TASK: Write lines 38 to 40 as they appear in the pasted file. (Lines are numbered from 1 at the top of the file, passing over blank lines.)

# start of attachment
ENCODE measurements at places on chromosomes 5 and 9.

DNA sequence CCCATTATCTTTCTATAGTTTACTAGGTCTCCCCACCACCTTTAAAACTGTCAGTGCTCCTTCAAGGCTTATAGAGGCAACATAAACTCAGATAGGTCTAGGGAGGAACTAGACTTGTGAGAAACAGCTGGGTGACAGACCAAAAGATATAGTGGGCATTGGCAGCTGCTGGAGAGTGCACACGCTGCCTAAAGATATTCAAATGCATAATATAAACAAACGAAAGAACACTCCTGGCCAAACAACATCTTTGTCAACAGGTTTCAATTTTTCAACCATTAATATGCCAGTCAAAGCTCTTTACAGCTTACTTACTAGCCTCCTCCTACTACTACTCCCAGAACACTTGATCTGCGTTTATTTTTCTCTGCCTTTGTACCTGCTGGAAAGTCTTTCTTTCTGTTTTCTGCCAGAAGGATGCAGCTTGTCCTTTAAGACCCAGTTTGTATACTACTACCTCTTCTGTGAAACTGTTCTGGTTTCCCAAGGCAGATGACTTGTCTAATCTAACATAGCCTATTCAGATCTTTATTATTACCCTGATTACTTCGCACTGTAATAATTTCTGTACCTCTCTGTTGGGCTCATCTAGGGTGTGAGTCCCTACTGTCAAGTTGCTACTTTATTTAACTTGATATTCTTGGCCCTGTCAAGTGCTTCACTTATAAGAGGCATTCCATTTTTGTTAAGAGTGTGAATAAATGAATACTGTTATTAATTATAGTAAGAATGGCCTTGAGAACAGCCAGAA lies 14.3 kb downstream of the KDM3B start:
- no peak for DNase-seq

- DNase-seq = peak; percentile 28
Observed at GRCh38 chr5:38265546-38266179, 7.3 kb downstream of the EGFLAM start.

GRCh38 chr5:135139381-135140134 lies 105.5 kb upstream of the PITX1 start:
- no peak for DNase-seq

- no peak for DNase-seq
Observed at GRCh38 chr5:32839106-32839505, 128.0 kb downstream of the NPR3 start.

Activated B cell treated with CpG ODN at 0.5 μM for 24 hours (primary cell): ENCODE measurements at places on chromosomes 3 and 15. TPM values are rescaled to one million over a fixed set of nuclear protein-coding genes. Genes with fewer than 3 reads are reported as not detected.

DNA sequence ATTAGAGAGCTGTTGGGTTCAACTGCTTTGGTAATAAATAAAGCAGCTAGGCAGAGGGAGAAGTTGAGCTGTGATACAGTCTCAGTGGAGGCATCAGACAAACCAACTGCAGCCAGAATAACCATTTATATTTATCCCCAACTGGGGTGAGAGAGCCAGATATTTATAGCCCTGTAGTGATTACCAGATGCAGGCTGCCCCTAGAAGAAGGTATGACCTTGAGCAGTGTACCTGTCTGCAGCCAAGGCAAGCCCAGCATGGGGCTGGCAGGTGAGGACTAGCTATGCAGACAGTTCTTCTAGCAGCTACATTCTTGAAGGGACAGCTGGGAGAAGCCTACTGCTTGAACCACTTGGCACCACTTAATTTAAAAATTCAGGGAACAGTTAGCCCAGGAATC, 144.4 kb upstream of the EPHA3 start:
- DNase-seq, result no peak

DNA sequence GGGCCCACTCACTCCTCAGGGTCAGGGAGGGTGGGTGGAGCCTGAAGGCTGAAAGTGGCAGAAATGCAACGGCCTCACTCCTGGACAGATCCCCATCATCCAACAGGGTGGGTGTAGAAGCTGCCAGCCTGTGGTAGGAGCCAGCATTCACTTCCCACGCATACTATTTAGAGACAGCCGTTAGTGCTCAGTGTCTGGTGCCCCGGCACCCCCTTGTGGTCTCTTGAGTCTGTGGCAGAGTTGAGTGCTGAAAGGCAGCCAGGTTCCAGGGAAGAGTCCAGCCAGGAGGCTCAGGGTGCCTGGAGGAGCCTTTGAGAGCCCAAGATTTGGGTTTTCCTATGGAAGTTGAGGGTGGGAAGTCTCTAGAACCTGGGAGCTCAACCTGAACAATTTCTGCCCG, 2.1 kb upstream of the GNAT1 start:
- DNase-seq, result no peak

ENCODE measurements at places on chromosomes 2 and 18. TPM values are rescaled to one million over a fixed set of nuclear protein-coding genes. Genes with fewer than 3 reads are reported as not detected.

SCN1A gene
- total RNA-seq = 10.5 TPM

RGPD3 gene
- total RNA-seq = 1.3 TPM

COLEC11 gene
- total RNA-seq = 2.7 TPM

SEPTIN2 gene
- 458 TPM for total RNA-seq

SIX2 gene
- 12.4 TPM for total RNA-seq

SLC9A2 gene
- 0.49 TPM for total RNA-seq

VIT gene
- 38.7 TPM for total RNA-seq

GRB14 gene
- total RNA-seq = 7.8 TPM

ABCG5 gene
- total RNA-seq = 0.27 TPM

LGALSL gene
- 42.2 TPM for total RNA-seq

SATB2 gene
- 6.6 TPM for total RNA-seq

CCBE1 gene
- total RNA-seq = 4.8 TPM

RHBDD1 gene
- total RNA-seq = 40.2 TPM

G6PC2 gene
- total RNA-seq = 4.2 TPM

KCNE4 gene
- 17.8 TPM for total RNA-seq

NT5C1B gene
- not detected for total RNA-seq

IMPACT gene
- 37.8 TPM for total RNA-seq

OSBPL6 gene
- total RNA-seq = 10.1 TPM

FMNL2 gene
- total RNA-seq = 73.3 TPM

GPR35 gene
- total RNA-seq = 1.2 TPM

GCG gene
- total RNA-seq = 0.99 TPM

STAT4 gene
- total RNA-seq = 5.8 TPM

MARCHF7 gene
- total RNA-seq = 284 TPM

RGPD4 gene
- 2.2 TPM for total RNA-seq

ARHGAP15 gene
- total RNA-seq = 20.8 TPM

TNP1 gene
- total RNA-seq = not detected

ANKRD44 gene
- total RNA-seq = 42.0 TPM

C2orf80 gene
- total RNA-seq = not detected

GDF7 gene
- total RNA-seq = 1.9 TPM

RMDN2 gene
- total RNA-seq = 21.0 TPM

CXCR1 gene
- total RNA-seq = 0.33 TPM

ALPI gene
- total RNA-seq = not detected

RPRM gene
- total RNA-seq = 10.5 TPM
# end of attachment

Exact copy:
CCBE1 gene
- total RNA-seq = 4.8 TPM

RHBDD1 gene